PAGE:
David Ewing Duncan recently gave a TED interview about the possibilities–and problems–created by the fact that we are figuring out how to radically extend life as part of his promotion of his new book When I’m 164: The new science of radical life extension, and what happens if it succeeds.
I know it sounds weird, but I think about this very same question often. The fact of the matter is that I could easily live into my 90s and be productive well into my 80s. Where does retiring at 60 or 65 or even 70 fit into a life that could go on for two more decades? Where will the money come from? What will I do?
Again, I know it sounds weird, but my wife and I decided back in our 20s that we did not plan to retire. There are practical as well as idealistic reasons for that decision. Having made that decision that long ago has changed our entire outlook since then. We plan differently. We work differently. We save differently.
And, frankly, the result has been that we are, in a lot of ways, far better off right now than a lot of people we know. We owe less. We’ve saved more. We have less stuff to take care of.
I think the consequences of extended life will be one of the defining factors of our time. Are you thinking about it too?
It takes generosity to discover the whole through others. If you realise you are only a violin, you can open yourself up to the world by playing your role in the concert. — Jacques Cousteau
For just as the body is one and has many members, and all the members of the body, though many, are one body, so it is with Christ. For in one Spirit we were all baptized into one body—Jews or Greeks, slaves or free—and all were made to drink of one Spirit. –1 Corinthians 12:12-13 (ESV)
Western society lives with a strange legacy born out of the Renaissance and the Scientific Revolution: we have come to believe in the idea of the solitary genius and to believe that only those who fit that category a deserving of success and admiration.
Consider, for instance, the strange popularity contest the American presidential election has become. We invest such hope into our chosen candidates, as if we were electing a monarch or a dictator rather than a chief executive working for a board of 200 million shareholders. And, we are always disappointed in the person we have chosen because, being human, that person could never have lived up to the expectations we had.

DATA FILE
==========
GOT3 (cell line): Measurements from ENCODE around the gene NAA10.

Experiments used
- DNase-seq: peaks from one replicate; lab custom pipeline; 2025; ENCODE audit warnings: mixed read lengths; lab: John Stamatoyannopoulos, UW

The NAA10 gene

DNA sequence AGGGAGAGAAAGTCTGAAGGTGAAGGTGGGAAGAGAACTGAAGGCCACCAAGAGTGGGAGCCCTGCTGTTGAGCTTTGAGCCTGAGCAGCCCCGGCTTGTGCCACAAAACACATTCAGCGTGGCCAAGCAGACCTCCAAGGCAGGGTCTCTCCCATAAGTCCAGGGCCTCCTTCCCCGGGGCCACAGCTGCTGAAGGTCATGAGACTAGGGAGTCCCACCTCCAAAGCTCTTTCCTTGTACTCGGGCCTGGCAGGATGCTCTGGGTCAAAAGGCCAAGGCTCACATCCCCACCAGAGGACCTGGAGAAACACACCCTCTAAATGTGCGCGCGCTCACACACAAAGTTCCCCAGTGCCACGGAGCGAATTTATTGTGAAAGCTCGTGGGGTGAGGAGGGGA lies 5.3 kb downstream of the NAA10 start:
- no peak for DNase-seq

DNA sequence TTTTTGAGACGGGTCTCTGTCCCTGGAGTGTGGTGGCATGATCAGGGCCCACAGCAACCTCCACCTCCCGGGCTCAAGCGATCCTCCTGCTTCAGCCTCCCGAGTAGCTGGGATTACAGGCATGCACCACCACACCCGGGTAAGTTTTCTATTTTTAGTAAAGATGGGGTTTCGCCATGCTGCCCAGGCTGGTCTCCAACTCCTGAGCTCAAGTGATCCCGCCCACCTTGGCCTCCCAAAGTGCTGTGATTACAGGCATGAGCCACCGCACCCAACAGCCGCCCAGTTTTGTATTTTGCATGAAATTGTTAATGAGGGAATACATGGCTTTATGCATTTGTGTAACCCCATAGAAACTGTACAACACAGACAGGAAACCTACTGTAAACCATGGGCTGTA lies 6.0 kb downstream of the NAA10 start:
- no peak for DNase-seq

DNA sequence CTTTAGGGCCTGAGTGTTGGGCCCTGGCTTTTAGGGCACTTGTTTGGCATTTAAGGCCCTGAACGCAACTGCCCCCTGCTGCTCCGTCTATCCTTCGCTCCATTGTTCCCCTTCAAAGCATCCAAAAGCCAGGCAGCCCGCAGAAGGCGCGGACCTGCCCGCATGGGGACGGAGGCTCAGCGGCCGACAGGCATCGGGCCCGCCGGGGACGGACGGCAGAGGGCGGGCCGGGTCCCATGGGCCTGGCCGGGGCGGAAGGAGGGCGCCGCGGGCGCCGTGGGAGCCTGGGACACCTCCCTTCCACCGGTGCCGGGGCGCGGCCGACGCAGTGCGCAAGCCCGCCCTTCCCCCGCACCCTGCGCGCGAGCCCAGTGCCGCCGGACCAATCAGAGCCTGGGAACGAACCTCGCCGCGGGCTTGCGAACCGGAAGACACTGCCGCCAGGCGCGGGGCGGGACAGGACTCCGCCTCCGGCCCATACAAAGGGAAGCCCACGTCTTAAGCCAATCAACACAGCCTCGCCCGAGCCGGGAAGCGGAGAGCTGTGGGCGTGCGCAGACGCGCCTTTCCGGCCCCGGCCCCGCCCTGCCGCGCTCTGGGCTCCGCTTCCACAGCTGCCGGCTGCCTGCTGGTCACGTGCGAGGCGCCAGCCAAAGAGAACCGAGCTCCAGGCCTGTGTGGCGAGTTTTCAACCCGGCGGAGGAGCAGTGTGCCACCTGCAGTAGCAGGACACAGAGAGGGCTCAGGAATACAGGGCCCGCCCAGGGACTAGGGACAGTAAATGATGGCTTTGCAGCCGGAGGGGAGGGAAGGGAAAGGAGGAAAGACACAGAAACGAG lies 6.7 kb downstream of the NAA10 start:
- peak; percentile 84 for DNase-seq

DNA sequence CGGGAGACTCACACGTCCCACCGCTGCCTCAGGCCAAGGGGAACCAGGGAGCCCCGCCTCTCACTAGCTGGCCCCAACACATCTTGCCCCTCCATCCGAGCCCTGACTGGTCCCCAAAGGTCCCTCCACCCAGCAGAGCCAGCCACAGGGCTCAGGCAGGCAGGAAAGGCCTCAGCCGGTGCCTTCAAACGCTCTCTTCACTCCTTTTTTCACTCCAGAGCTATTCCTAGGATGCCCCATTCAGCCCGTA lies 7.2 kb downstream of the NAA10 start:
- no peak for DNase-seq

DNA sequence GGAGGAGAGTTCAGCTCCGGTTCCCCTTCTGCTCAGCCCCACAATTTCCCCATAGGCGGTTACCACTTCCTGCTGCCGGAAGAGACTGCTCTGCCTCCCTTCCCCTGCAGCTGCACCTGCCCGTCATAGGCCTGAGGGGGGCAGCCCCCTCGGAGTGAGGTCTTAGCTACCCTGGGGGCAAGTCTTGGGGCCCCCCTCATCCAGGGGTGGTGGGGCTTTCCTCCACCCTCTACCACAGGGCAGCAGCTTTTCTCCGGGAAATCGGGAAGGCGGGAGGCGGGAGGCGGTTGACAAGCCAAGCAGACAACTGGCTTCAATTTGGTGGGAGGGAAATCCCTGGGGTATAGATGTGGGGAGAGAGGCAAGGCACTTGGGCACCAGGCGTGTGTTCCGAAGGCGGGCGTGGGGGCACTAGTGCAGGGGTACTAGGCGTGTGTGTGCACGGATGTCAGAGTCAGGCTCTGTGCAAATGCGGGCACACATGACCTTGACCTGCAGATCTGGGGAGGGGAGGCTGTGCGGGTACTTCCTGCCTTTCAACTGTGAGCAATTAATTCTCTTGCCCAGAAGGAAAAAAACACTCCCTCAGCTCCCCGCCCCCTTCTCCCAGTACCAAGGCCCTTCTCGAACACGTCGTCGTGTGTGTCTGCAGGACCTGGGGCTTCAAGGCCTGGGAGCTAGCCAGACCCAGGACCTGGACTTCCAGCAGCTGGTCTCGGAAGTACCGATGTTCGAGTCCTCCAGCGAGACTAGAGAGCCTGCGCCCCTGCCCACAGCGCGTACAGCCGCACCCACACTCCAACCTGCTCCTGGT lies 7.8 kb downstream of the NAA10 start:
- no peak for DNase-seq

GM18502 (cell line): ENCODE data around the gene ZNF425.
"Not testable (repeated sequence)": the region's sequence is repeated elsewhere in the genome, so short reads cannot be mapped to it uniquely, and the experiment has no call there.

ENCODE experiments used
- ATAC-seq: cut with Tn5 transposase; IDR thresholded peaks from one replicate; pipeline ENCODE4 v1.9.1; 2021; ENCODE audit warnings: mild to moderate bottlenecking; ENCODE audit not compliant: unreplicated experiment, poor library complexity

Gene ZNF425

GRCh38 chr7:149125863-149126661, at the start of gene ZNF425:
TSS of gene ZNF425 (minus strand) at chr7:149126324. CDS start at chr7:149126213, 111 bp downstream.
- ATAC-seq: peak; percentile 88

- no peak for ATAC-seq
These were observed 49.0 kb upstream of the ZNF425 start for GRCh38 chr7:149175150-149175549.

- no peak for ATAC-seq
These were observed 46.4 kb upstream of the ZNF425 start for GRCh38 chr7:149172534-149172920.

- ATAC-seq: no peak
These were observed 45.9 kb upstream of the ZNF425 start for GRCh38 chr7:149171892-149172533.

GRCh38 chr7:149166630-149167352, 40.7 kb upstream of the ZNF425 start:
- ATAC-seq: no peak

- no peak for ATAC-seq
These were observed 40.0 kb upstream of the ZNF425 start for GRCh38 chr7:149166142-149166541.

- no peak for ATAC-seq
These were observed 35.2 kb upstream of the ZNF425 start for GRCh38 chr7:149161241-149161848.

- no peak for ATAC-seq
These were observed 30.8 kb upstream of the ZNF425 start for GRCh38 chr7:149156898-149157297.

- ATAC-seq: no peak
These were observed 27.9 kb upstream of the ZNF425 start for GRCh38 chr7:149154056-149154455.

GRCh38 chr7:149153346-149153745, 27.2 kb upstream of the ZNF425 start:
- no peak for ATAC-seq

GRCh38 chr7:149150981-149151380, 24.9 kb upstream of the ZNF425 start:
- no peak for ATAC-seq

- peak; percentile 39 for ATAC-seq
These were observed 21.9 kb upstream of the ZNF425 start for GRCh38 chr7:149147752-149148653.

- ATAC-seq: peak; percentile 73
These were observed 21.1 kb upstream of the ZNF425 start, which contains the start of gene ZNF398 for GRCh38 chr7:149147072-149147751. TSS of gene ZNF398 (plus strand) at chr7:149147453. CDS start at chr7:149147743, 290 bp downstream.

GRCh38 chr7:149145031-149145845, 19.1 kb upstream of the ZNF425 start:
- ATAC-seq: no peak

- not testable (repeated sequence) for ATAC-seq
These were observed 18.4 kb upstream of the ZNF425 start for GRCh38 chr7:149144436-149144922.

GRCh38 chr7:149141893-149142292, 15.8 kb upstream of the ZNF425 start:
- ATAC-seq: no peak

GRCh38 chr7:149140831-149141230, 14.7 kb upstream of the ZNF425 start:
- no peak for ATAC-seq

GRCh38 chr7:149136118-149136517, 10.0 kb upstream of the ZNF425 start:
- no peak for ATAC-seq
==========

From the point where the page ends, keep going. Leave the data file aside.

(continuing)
Now, I am not suggesting that anyone should give up on the idea of excellence, but even the most excellent among us can only exist as one of us. No one has ever succeeded alone, nor will anyone.
To me, what remains is that we must do two things. First, we must figure out where we fit into the complex web of interactions and relationships we call life. Then, we must figure out how to fit into that place in the most excellent way.
If we succeed, then we will have done more than most have ever done.
It has been an interesting experience for me over the past couple of years as I have come to realize that the place and undertakings I have arrived at seem to have been somehow intended for me all along. This may seem like a grandiose thing to say, but I can assure you that my two-year-so-far-adventure into things as diverse as farming and coffee roasting fulfill me more than my entire twenty year career as an IT professional.
It also turns out that the things I am undertaking now are among the hardest, most frustrating, and most demanding things I have ever done. Yet, they are worth it because they make me grow, and I have come to realize that if one is not growing, one is dying.
The world sells us a consistent lie: that the object of life’s effort is to accumulate enough so that we can rest on the laurels of what we have already done… and wait to die. What I have discovered over the past two years is how deep and all pervasive this lie turns out to be and how destructive it is to the human soul.
What I have come to realize is how important the Biblical formula of suffering producing character producing hope is to crafting us all as individuals. Without suffering, there is no character, and without character, there is no realization of hope. Yes, life can be damned frustrating and even deeply tragic at times, but every one of those frustrations and tragedies serve to make us into something more than what we were before they happened.
The secret then, I think, is to keep our heads up and to be constantly looking for our way through the things that tend to want to ensnare us at the moment. It will not usually be easy, and sometimes it may be downright crushing, but if we persevere, it will always be worth it.